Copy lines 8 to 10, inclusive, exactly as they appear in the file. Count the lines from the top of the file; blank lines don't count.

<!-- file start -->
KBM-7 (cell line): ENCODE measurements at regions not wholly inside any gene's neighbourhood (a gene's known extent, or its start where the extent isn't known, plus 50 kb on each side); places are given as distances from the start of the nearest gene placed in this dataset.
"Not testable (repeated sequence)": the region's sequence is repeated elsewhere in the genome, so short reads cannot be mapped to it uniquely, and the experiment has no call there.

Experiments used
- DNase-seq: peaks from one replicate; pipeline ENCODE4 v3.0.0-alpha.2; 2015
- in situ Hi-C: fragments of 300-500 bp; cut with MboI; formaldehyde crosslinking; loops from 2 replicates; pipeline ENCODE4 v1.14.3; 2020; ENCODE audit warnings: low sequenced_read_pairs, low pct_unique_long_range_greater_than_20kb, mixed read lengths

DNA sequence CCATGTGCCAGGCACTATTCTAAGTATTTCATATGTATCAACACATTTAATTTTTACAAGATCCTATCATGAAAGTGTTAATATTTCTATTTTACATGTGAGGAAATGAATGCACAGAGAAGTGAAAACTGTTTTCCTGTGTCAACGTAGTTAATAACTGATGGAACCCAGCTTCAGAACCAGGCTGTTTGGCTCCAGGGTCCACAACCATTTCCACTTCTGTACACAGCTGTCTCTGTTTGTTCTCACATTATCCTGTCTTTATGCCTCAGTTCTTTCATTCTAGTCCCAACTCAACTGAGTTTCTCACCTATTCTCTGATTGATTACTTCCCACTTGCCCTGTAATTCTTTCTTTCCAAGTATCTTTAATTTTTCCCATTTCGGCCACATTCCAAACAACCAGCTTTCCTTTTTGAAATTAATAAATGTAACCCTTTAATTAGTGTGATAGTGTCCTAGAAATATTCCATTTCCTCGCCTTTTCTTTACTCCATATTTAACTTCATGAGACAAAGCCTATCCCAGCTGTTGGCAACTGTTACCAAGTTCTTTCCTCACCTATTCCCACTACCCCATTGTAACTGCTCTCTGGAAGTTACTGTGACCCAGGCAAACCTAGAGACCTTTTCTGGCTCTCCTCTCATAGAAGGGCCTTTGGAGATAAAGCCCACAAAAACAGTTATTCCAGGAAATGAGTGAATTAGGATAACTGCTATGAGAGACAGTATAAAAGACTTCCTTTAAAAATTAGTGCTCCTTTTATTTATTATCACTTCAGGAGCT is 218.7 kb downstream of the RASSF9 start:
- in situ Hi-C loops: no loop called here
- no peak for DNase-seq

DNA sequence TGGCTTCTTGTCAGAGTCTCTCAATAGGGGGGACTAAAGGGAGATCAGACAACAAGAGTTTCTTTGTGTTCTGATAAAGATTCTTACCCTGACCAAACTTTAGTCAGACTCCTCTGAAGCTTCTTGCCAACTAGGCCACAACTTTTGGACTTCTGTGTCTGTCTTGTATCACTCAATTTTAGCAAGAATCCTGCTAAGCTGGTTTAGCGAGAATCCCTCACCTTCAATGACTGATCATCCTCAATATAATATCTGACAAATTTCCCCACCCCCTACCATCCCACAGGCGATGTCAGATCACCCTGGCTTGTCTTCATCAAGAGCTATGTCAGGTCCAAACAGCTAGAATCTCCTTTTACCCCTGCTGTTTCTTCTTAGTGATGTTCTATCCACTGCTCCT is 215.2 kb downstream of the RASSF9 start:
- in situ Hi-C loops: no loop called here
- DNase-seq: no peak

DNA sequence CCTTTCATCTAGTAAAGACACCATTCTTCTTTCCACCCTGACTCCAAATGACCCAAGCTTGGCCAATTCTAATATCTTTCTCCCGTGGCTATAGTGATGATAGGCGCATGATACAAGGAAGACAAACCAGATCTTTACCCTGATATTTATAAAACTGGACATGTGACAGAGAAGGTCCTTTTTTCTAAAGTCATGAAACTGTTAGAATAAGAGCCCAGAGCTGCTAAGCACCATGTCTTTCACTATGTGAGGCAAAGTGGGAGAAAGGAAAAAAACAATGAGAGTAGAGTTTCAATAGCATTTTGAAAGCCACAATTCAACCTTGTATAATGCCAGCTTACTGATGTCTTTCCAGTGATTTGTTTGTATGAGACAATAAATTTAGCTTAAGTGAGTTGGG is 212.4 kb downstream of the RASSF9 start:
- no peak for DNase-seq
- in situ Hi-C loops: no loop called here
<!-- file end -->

- no peak for DNase-seq

DNA sequence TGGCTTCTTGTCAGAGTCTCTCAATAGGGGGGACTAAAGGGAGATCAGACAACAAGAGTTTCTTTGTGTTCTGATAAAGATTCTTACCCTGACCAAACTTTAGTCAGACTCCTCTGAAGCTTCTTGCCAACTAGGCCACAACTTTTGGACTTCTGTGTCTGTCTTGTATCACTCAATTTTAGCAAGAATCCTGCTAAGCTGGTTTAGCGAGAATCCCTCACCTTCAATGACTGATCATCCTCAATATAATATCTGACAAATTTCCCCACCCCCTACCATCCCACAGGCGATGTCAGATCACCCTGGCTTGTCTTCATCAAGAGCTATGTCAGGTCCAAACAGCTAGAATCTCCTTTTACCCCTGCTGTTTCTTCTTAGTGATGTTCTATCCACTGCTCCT is 215.2 kb downstream of the RASSF9 start:
- in situ Hi-C loops: no loop called here